Augustan poets refer curiously often to the possible composition of a Gigantomachy, as in Prop. 2.1 and 3.9, Ov. Am. 2.1.11 ff., Trist. 2.61 ff. and 331 ff., and the future study of natural philosophy, as in Verg. Georg. 2.475 ff. and Prop. 3.5.25 ff. These ambitions are rejected, abandoned, or firmly set in the future. I suggest that the function of both is closely similar since they provide traditionally sublime themes to contrast the poet's present ‘humbler’’ task.
Phidias’ absence from the survey of sculptors in Cic. Brut. 70 is curious, explanation in terms of differing histories of sculpture only partly convincing. I suggest that Cicero has valid literary motives and is wittily undermining the Atticist position by adaptation of what was a rhetorical topos, the parallel development of Greek prose and sculpture from archaic spareness to classical expertise and dignity: see Dem. Eloc. 14, D. H. Isoc. 3, p.59 U-R; more elaborate but partly deriving from Cicero and (...) less homogeneous is Qu. 12.10.7–9. Cicero assumes the reader's knowledge of the commonplace, pointedly ignores the quality of grandeur and dignity, and develops a theory of technical progress on the basis of veritas and grace to attack the Atticists from their own preferences. The resulting model serves to demote Lysias, imitated by the Atticists but merely the counterpart of Calamis, strigosior like archaic sculptures and superseded by later progress. The analogy thus obliquely repeats the brief but charged parenthesis in 66 that Demosthenes superseded Lysias. (shrink)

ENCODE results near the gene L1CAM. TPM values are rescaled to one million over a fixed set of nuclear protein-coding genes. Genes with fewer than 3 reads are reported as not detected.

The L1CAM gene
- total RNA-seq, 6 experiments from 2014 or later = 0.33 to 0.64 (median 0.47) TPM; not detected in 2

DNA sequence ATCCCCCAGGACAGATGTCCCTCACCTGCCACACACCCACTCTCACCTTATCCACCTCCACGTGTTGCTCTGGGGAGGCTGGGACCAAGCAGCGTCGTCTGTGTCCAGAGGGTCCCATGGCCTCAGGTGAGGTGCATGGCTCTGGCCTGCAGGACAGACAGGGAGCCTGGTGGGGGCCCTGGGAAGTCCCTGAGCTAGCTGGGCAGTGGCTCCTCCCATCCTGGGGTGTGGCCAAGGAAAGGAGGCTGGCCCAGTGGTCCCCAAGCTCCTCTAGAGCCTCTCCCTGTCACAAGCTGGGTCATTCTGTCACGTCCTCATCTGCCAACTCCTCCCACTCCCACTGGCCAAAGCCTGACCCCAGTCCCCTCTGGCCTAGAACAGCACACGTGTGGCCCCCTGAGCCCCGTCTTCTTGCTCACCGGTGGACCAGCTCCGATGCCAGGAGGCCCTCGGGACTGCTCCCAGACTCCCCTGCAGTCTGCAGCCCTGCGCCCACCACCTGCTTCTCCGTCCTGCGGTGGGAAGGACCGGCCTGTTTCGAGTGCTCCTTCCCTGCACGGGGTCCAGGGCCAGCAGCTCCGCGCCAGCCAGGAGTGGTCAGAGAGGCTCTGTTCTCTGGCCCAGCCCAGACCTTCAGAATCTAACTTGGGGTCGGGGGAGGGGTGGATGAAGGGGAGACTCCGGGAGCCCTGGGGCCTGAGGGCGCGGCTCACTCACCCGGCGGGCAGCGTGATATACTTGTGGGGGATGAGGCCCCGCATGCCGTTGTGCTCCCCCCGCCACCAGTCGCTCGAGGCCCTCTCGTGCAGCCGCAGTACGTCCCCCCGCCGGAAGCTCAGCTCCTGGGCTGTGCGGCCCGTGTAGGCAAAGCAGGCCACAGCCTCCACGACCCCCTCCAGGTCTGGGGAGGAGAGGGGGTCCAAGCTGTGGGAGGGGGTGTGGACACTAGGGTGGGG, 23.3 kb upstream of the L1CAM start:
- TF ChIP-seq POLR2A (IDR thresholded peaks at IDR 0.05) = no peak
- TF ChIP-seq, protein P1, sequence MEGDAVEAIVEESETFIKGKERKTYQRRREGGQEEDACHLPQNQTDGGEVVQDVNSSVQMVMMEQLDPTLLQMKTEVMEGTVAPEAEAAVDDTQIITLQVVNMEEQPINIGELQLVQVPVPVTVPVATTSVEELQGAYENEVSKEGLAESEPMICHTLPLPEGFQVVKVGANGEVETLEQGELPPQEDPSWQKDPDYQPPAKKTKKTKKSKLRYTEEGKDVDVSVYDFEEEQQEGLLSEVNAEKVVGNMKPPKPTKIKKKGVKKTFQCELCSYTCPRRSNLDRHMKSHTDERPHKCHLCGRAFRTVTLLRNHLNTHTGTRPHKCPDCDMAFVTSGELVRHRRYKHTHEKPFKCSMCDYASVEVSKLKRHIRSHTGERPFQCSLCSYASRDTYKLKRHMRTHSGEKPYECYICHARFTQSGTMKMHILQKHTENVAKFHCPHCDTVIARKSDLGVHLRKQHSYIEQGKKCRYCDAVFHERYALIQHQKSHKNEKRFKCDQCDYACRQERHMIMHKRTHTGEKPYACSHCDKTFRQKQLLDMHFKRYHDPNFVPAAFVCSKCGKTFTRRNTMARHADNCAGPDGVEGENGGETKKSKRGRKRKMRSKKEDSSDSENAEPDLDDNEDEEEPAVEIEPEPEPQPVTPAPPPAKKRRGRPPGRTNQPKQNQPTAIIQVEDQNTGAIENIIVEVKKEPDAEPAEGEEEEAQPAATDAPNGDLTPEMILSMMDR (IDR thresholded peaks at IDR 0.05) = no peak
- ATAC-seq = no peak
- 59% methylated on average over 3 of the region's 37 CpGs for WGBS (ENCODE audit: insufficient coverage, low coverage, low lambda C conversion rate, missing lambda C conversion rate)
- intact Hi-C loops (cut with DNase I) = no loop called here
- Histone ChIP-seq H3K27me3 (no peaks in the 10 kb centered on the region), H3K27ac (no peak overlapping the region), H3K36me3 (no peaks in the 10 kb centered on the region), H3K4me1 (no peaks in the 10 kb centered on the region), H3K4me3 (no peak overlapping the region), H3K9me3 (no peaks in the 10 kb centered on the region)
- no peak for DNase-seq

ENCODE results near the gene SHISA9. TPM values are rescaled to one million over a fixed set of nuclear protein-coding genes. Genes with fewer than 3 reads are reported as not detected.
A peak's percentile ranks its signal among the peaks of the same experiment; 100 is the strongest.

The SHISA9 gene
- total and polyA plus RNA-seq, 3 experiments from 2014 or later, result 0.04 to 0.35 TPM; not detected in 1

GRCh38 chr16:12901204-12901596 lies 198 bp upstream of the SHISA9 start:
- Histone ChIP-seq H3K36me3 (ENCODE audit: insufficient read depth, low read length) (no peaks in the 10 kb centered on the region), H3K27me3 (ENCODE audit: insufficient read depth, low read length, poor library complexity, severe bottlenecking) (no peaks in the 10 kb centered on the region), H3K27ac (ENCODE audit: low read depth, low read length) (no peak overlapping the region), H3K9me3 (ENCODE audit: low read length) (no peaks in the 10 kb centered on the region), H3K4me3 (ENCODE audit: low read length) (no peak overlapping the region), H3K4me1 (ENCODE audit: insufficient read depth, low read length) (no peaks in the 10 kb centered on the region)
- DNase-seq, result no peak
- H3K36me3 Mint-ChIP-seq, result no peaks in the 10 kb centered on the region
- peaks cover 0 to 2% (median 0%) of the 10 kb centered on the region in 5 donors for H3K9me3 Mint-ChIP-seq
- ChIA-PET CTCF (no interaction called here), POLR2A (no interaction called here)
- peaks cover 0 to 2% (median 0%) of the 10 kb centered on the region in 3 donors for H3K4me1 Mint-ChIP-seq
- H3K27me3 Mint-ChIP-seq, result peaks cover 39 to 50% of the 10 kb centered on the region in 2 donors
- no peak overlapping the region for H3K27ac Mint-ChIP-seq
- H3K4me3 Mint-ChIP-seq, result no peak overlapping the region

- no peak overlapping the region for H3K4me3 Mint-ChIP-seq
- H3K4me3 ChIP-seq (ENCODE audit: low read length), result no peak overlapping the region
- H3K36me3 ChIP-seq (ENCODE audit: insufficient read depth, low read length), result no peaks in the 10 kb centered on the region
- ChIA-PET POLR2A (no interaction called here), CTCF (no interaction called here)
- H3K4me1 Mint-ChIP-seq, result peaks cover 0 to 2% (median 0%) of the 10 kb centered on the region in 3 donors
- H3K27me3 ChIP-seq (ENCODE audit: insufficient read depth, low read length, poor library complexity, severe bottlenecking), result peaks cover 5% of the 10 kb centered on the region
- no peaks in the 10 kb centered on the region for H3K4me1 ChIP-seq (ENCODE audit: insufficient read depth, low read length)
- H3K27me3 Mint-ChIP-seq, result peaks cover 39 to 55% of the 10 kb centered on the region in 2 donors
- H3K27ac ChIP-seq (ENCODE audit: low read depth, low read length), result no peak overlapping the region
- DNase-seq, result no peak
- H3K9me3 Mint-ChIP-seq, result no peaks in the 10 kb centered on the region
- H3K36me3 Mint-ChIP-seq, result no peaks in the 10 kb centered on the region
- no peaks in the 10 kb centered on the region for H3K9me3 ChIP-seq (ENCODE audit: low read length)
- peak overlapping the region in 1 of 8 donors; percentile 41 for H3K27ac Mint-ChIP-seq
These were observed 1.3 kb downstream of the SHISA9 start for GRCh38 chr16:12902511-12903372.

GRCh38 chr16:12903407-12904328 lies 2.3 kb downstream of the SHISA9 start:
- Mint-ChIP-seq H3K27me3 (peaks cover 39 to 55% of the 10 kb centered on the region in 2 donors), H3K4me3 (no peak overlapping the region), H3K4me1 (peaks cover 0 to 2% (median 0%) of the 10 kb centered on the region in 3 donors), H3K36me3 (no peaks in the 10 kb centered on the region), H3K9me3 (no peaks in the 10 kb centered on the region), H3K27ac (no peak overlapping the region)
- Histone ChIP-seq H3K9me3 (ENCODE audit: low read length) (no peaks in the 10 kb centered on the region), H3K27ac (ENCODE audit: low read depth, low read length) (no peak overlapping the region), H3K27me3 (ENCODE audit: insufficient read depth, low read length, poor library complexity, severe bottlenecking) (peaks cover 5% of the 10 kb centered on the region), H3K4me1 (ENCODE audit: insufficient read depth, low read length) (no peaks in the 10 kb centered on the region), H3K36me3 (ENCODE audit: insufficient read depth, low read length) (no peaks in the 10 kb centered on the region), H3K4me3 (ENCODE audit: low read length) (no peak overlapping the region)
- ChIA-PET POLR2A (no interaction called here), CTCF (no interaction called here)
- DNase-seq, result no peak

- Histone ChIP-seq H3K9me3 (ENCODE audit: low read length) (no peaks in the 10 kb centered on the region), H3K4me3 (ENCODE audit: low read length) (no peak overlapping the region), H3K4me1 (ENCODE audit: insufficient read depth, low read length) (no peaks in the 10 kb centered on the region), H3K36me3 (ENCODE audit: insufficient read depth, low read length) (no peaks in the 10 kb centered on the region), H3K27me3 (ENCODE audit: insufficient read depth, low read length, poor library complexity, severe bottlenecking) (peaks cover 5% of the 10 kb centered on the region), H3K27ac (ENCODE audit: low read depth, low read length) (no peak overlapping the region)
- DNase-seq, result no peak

In his article , 97–105) R. Reneham rightly classes Sail. Cat.20.9 as a conscious imitation of Cic.Cat.1.1, but adopts the unsatisfactory explanation of parody. Such parody is, as he notes, without parallel in Sallust and ineptly distracts attention from the vigorous development of Catiline's rhetoric. Elsewhere mimesis is regularly a compliment to the author imitated, often closely functional by reinforcing a point from the parallel of a similar context . Similarly I suggest that here Sallust recalls Cicero's words to illustrate (...) that perversion of vocabulary which is the keynote of Catiline's speech: just as he misuses, for example, the terms virtus fidesque at the beginning of his speech, in stark contrast to Sallust's own definition, so he perverts the famous words of the attack which revealed his true villainy in similar savage indignatio. (shrink)
An attempt to re-think, within and for the tradition of Husserl and Heidegger, certain central contributions of Greek thought. Interpretations of the Philebus and of other Platonic and Aristotelian texts concerned with problems arising therefrom are carried out; they culminate in an analysis of the fruitful union of intellectual power and impotence in philosophy. The existentialist framework often provides suggestions for the interpretation of difficult transitions in the classical works; conversely, the adherence to the arguments of the Greek texts strengthens (...) the existentialist position with respect to such concepts as world and rationality.--C. B. (shrink)
This article considers the reception of British cytogeneticist C.D. Darlington's controversial 1932 book, Recent Advances in Cytology. Darlington's cytogenetic work, and the manner in which he made it relevant to evolutionary biology, marked an abrupt shift in the status and role of cytology in the life sciences. By focusing on Darlington's scientific method -- a stark departure from anti-theoretical, empirical reasoning to a theoretical and speculative approach based on deduction from genetic first principles -- the article characterises the relationships defining (...) the "disciplinary landscape" of the life sciences of the time, namely those between cytology, genetics, and evolutionary theory. (shrink)